The purpose of this paper is to share the experience of a Local Authority in their attempt to embed a personalised approach to Safeguarding. In 2013, Rochdale Adult Care…
The purpose of this paper is to share the experience of a Local Authority in their attempt to embed a personalised approach to Safeguarding. In 2013, Rochdale Adult Care took part in a three-month Making Safeguarding Personal improvement work pilot to facilitate a shift in emphasis from process to a commitment to improve outcomes for individuals at risk of harm.
New safeguarding referrals to an established Safeguarding Team were used to capture “outcomes” from the start of an enquiry. A work plan was developed, which included the creation of a pro forma to help frame a conversation between professional and individual. This facilitated recording and collating to help devise a menu of outcomes for reporting to the Local Safeguarding Adult Board. The pilot also helped to formalise and standardise “outcomes” practice and introduced an “outcome focussed” interview at the start and end of the safeguarding to identify and measure outcomes with the individual.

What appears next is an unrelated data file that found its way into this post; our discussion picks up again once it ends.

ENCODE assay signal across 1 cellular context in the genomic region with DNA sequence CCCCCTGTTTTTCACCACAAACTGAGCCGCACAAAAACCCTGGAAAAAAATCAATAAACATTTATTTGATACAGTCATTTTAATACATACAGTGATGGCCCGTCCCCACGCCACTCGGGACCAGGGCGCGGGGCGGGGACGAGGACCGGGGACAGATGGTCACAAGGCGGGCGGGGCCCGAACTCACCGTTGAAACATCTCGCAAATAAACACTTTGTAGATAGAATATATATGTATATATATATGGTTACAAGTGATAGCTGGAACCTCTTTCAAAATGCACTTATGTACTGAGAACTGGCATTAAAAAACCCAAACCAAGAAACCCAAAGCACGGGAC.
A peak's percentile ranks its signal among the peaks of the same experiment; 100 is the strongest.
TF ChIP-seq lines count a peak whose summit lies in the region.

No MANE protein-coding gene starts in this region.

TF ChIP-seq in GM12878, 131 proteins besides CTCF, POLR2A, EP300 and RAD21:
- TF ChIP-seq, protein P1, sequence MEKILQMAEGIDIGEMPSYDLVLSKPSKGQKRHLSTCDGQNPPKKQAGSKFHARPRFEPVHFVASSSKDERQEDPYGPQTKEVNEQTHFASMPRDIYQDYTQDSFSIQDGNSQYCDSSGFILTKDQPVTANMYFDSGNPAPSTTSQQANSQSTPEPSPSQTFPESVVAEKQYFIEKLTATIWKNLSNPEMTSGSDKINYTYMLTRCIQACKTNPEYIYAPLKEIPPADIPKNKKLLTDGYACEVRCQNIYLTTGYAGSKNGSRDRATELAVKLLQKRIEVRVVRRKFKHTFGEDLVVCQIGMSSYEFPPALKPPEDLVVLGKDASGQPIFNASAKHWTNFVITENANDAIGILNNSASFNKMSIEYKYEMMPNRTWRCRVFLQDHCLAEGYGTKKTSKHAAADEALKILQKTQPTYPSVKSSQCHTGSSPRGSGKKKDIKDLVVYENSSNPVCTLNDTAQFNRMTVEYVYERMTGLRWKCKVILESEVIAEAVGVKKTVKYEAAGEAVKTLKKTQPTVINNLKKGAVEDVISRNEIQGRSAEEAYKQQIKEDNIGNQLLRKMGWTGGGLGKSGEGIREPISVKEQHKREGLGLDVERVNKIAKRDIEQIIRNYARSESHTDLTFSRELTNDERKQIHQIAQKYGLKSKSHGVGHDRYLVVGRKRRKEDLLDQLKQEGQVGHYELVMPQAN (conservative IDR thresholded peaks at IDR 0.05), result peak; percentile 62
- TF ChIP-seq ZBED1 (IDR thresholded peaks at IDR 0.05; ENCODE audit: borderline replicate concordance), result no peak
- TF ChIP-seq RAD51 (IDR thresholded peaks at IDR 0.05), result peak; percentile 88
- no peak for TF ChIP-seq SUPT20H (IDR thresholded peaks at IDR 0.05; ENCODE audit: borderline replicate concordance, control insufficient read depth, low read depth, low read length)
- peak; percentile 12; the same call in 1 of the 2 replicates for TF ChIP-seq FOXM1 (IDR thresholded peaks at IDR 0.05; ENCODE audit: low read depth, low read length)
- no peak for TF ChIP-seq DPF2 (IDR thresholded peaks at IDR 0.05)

By involving workers throughout the pilot, they were able to identify their own practice improvements, understand the benefits to individuals who were reported to be more engaged with the safeguarding enquiry and suggest changes to processes that were a departure from the regimented requirements of “No Secrets” (Department of Health (DH), 2000).
This approach has enabled a group of social workers to now act as champions to embed MSP throughout the adult care service following a local restructure.
On another page we reprint some of the specially library paragraphs from the Fourth Annual Report of the Carnegie Trustees; and we believe that no apology is necessary for bringing them thus separately to all library workers. This beneficent institution is pursuing a policy in regard to our movement which, in its generosity, liberality, and at the same time cautious and wise restraint, must have the warm approval of librarians. It has been realized in a practical fashion that the library movement should not be allowed to stagnate during the war, because the most insistent calls upon the services and resources of libraries are likely to be made very soon after the cessation of hostilities, and if libraries are prepared now to meet those calls there should then be an impetus to the movement that will establish it finally.